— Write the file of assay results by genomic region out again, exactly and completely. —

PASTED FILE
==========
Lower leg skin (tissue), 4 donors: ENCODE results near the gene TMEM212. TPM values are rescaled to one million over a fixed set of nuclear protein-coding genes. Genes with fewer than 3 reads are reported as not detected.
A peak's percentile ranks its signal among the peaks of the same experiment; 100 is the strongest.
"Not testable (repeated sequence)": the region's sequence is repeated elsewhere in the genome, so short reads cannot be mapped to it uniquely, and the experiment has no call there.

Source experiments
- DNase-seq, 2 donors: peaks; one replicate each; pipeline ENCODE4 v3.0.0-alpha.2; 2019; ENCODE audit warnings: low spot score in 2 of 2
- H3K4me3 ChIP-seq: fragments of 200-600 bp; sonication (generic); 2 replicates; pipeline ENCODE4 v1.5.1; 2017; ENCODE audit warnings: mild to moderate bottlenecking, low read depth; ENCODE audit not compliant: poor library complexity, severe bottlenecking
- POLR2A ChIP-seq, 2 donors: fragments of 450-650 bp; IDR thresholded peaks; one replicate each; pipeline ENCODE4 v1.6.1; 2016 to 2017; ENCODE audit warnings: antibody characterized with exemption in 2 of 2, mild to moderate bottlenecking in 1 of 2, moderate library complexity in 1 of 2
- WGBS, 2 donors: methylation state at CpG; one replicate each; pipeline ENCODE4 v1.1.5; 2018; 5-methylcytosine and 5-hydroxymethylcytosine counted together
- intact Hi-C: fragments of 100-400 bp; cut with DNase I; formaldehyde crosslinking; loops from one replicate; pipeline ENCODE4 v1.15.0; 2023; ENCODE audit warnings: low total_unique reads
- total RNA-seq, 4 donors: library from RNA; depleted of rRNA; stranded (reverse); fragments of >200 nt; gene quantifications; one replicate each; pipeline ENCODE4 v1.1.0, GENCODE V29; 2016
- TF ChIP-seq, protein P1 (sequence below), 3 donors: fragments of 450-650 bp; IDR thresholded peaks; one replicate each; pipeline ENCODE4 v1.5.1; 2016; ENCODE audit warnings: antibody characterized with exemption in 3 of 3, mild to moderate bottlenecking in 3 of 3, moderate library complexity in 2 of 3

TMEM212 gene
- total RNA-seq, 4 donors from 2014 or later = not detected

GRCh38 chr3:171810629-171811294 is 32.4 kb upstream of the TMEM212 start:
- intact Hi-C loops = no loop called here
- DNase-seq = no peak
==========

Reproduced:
Lower leg skin (tissue), 4 donors: ENCODE results near the gene TMEM212. TPM values are rescaled to one million over a fixed set of nuclear protein-coding genes. Genes with fewer than 3 reads are reported as not detected.
A peak's percentile ranks its signal among the peaks of the same experiment; 100 is the strongest.
"Not testable (repeated sequence)": the region's sequence is repeated elsewhere in the genome, so short reads cannot be mapped to it uniquely, and the experiment has no call there.

Source experiments
- DNase-seq, 2 donors: peaks; one replicate each; pipeline ENCODE4 v3.0.0-alpha.2; 2019; ENCODE audit warnings: low spot score in 2 of 2
- H3K4me3 ChIP-seq: fragments of 200-600 bp; sonication (generic); 2 replicates; pipeline ENCODE4 v1.5.1; 2017; ENCODE audit warnings: mild to moderate bottlenecking, low read depth; ENCODE audit not compliant: poor library complexity, severe bottlenecking
- POLR2A ChIP-seq, 2 donors: fragments of 450-650 bp; IDR thresholded peaks; one replicate each; pipeline ENCODE4 v1.6.1; 2016 to 2017; ENCODE audit warnings: antibody characterized with exemption in 2 of 2, mild to moderate bottlenecking in 1 of 2, moderate library complexity in 1 of 2
- WGBS, 2 donors: methylation state at CpG; one replicate each; pipeline ENCODE4 v1.1.5; 2018; 5-methylcytosine and 5-hydroxymethylcytosine counted together
- intact Hi-C: fragments of 100-400 bp; cut with DNase I; formaldehyde crosslinking; loops from one replicate; pipeline ENCODE4 v1.15.0; 2023; ENCODE audit warnings: low total_unique reads
- total RNA-seq, 4 donors: library from RNA; depleted of rRNA; stranded (reverse); fragments of >200 nt; gene quantifications; one replicate each; pipeline ENCODE4 v1.1.0, GENCODE V29; 2016
- TF ChIP-seq, protein P1 (sequence below), 3 donors: fragments of 450-650 bp; IDR thresholded peaks; one replicate each; pipeline ENCODE4 v1.5.1; 2016; ENCODE audit warnings: antibody characterized with exemption in 3 of 3, mild to moderate bottlenecking in 3 of 3, moderate library complexity in 2 of 3

TMEM212 gene
- total RNA-seq, 4 donors from 2014 or later = not detected

GRCh38 chr3:171810629-171811294 is 32.4 kb upstream of the TMEM212 start:
- intact Hi-C loops = no loop called here
- DNase-seq = no peak